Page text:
[Italy] The group buying model is proving incredibly popular right now. It seems that not a week passes by without another Groupon clone being launched – we have exclusive news coming tomorrow of a new London offering about to launch – but what if vendors themselves could easily add group buying to their own destination sites rather than relying on a third-party aggregator?
After conducting research into the Groupon model, Dejan Strbac and Chiara Cicenia, both MSc students of business at Politecnico di Milano, concluded that group buying should happen at the vendor’s own web site. Not only is it the place where customers are already likely to arrive after searching for a particular product but it enables the vendor to build a more direct relationship with the customer and also add authenticity to any discount on offer. It also cuts out the middle person (aside from SyncFu themselves) and any associated fees, which Strbac says can be as high as 20-50% of each sale.
Instead, SyncFu plans on charging customers a micro-payment – between $1-3 – via their mobile phone (SMS) or credit card as part of signing up to the offer or more accurately making a pledge to take part since they are still free to walk away even after the offer has expired. The idea is that by taking a micro-payment from prospective customers it increases the reliability of each pledge, but it’s also a convenient and clever way of SyncFu to make money themselves.
The way each offer works is as follows: After signing up for a SyncFu account, the vendor sets a starting price point for each offer and then specifies how they want the price to drop as more and more customers make a pledge. In this way the price of each unit drops proportionally with each reservation, according to the quantity/price relation that the seller sets. They then embed the SyncFu widget/button on their own website so that customers can begin the group buying process.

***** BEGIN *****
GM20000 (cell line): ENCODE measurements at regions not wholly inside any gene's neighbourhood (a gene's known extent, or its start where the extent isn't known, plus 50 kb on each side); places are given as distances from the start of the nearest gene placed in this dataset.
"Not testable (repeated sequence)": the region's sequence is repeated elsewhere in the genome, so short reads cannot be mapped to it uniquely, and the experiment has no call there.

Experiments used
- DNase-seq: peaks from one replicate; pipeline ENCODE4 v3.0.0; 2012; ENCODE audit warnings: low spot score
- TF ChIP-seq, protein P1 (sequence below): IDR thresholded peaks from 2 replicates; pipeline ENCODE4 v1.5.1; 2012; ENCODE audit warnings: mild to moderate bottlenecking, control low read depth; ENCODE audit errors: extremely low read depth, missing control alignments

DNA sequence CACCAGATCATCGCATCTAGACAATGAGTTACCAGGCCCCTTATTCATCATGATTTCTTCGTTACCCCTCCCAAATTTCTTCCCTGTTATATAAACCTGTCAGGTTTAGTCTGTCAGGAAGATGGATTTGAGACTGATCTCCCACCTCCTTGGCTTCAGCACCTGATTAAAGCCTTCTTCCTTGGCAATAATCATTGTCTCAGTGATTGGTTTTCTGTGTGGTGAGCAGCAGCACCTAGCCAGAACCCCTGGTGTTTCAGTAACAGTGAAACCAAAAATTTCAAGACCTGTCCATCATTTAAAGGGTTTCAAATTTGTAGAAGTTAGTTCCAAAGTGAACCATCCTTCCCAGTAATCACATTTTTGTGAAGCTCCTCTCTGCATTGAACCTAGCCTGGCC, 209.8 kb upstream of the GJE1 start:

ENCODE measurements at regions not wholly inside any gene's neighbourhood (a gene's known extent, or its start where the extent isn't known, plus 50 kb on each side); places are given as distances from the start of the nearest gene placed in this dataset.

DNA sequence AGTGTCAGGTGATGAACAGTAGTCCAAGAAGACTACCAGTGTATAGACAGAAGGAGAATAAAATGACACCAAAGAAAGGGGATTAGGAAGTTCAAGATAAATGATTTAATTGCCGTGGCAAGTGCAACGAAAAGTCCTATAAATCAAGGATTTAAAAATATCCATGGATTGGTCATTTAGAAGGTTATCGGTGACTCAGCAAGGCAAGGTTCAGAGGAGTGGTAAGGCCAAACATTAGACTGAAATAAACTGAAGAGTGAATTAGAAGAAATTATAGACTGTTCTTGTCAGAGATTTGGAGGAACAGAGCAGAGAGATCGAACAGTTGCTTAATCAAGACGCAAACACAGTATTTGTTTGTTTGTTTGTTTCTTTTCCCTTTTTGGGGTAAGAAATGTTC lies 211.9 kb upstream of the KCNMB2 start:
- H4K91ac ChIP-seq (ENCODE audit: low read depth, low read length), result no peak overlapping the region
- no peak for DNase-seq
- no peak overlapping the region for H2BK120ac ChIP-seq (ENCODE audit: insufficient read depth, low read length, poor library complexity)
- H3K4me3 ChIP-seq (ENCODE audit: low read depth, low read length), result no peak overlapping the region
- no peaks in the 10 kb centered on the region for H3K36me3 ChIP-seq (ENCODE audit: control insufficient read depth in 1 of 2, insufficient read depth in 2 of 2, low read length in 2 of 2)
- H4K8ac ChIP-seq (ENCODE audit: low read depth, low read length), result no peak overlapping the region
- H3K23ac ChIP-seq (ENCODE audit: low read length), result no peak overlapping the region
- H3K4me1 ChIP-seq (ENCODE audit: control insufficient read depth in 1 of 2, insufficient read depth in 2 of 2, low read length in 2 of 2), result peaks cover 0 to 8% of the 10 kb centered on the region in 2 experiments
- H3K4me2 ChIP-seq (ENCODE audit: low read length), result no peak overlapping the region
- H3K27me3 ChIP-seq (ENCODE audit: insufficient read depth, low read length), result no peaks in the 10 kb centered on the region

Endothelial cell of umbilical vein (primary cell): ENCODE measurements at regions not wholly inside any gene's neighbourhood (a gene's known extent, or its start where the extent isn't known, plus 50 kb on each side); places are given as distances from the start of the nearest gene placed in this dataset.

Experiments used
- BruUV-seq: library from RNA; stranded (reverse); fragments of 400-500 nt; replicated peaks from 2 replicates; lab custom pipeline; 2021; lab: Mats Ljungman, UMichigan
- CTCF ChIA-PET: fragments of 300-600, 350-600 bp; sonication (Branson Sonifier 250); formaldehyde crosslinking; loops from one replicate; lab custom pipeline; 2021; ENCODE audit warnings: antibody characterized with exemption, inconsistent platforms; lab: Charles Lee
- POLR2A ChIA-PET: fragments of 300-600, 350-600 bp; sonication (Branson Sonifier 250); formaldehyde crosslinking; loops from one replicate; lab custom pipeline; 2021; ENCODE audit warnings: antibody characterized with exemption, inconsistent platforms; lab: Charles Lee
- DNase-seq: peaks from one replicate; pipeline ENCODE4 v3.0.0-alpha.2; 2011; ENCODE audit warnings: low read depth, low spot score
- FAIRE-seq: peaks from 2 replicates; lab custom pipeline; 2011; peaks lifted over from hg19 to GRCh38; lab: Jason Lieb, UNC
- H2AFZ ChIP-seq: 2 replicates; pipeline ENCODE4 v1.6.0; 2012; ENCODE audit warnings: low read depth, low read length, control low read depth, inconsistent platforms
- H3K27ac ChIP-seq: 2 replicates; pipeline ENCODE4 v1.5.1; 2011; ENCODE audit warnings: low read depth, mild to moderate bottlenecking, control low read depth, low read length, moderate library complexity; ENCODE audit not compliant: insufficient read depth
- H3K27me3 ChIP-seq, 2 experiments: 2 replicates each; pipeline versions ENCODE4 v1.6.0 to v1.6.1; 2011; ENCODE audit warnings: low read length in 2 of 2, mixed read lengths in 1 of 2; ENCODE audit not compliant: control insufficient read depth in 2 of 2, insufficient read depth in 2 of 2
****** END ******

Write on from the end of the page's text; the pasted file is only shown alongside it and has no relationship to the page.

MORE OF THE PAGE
After a customer makes a pledge, including being charged that micro-payment, they are issued with a discount code that can be tied to a vendors own e-commerce system or used in-person or via an email generated by SyncFu, ready for the order to be fulfilled once the group buying offer has expired. Allopass, the micro-payments system used by SyncFu works in over 50 countries.
Strbac says that they have identified two types of customer that typically arrive at a vendor’s website. Those that do not care that much about the price but want to make a purchase immediately, and those that are searching the web to find the most competitive price. SyncFu’s group buying widget, which visually seems to make the group buying process feel awfully complicated, is designed in particular to serve the latter.
Since SyncFu has only just launched and on a zero marketing budget – Strbac and Cicenia are completely bootstrapped – it’s yet to sign up any customers. Strbac say that whilst they are targeting the 50+ companies that SyncFu will work in, in particular they see emerging markets as a good fit since group buying is yet to take off in many of those countries. On that note, the startup says it’s currently working with Apple distributors in Serbia to offer group buying for high demand products such as MacBooks and iPods.